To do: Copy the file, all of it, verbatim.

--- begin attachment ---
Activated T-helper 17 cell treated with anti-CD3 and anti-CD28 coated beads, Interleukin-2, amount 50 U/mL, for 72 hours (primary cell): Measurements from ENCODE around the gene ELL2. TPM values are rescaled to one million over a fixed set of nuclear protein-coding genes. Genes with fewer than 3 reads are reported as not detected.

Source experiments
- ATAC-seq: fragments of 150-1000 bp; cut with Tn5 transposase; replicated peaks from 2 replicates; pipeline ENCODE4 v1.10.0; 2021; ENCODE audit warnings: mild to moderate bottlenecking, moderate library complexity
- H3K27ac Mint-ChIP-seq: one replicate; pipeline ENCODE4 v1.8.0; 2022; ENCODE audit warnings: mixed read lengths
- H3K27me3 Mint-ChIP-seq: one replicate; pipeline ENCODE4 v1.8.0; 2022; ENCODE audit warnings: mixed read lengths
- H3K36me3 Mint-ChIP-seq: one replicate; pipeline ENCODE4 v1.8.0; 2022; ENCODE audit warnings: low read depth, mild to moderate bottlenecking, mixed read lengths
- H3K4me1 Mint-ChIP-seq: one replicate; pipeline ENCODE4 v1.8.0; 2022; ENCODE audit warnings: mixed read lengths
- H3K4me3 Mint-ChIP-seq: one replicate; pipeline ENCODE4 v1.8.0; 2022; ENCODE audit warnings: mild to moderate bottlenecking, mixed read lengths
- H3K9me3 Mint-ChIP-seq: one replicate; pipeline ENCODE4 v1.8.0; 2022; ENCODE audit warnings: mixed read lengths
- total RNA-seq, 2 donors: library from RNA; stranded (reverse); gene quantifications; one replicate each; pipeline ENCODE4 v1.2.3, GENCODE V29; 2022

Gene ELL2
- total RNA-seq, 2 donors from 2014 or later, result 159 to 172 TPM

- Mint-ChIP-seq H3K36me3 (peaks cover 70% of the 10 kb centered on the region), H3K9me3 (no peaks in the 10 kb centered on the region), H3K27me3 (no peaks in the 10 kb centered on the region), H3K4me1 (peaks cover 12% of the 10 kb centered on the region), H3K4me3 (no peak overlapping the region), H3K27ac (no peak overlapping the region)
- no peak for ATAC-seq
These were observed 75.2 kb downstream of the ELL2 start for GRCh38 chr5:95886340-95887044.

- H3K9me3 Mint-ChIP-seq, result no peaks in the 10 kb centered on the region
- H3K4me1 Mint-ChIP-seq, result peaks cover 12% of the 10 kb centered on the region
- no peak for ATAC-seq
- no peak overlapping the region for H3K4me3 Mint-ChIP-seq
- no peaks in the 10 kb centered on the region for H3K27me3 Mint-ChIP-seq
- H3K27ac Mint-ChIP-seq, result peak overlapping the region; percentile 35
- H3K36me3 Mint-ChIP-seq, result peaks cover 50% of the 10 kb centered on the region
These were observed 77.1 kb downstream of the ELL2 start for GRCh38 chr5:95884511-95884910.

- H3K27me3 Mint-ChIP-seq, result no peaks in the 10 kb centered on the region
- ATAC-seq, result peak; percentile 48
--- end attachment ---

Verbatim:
Activated T-helper 17 cell treated with anti-CD3 and anti-CD28 coated beads, Interleukin-2, amount 50 U/mL, for 72 hours (primary cell): Measurements from ENCODE around the gene ELL2. TPM values are rescaled to one million over a fixed set of nuclear protein-coding genes. Genes with fewer than 3 reads are reported as not detected.

Source experiments
- ATAC-seq: fragments of 150-1000 bp; cut with Tn5 transposase; replicated peaks from 2 replicates; pipeline ENCODE4 v1.10.0; 2021; ENCODE audit warnings: mild to moderate bottlenecking, moderate library complexity
- H3K27ac Mint-ChIP-seq: one replicate; pipeline ENCODE4 v1.8.0; 2022; ENCODE audit warnings: mixed read lengths
- H3K27me3 Mint-ChIP-seq: one replicate; pipeline ENCODE4 v1.8.0; 2022; ENCODE audit warnings: mixed read lengths
- H3K36me3 Mint-ChIP-seq: one replicate; pipeline ENCODE4 v1.8.0; 2022; ENCODE audit warnings: low read depth, mild to moderate bottlenecking, mixed read lengths
- H3K4me1 Mint-ChIP-seq: one replicate; pipeline ENCODE4 v1.8.0; 2022; ENCODE audit warnings: mixed read lengths
- H3K4me3 Mint-ChIP-seq: one replicate; pipeline ENCODE4 v1.8.0; 2022; ENCODE audit warnings: mild to moderate bottlenecking, mixed read lengths
- H3K9me3 Mint-ChIP-seq: one replicate; pipeline ENCODE4 v1.8.0; 2022; ENCODE audit warnings: mixed read lengths
- total RNA-seq, 2 donors: library from RNA; stranded (reverse); gene quantifications; one replicate each; pipeline ENCODE4 v1.2.3, GENCODE V29; 2022

Gene ELL2
- total RNA-seq, 2 donors from 2014 or later, result 159 to 172 TPM

- Mint-ChIP-seq H3K36me3 (peaks cover 70% of the 10 kb centered on the region), H3K9me3 (no peaks in the 10 kb centered on the region), H3K27me3 (no peaks in the 10 kb centered on the region), H3K4me1 (peaks cover 12% of the 10 kb centered on the region), H3K4me3 (no peak overlapping the region), H3K27ac (no peak overlapping the region)
- no peak for ATAC-seq
These were observed 75.2 kb downstream of the ELL2 start for GRCh38 chr5:95886340-95887044.

- H3K9me3 Mint-ChIP-seq, result no peaks in the 10 kb centered on the region
- H3K4me1 Mint-ChIP-seq, result peaks cover 12% of the 10 kb centered on the region
- no peak for ATAC-seq
- no peak overlapping the region for H3K4me3 Mint-ChIP-seq
- no peaks in the 10 kb centered on the region for H3K27me3 Mint-ChIP-seq
- H3K27ac Mint-ChIP-seq, result peak overlapping the region; percentile 35
- H3K36me3 Mint-ChIP-seq, result peaks cover 50% of the 10 kb centered on the region
These were observed 77.1 kb downstream of the ELL2 start for GRCh38 chr5:95884511-95884910.

- H3K27me3 Mint-ChIP-seq, result no peaks in the 10 kb centered on the region
- ATAC-seq, result peak; percentile 48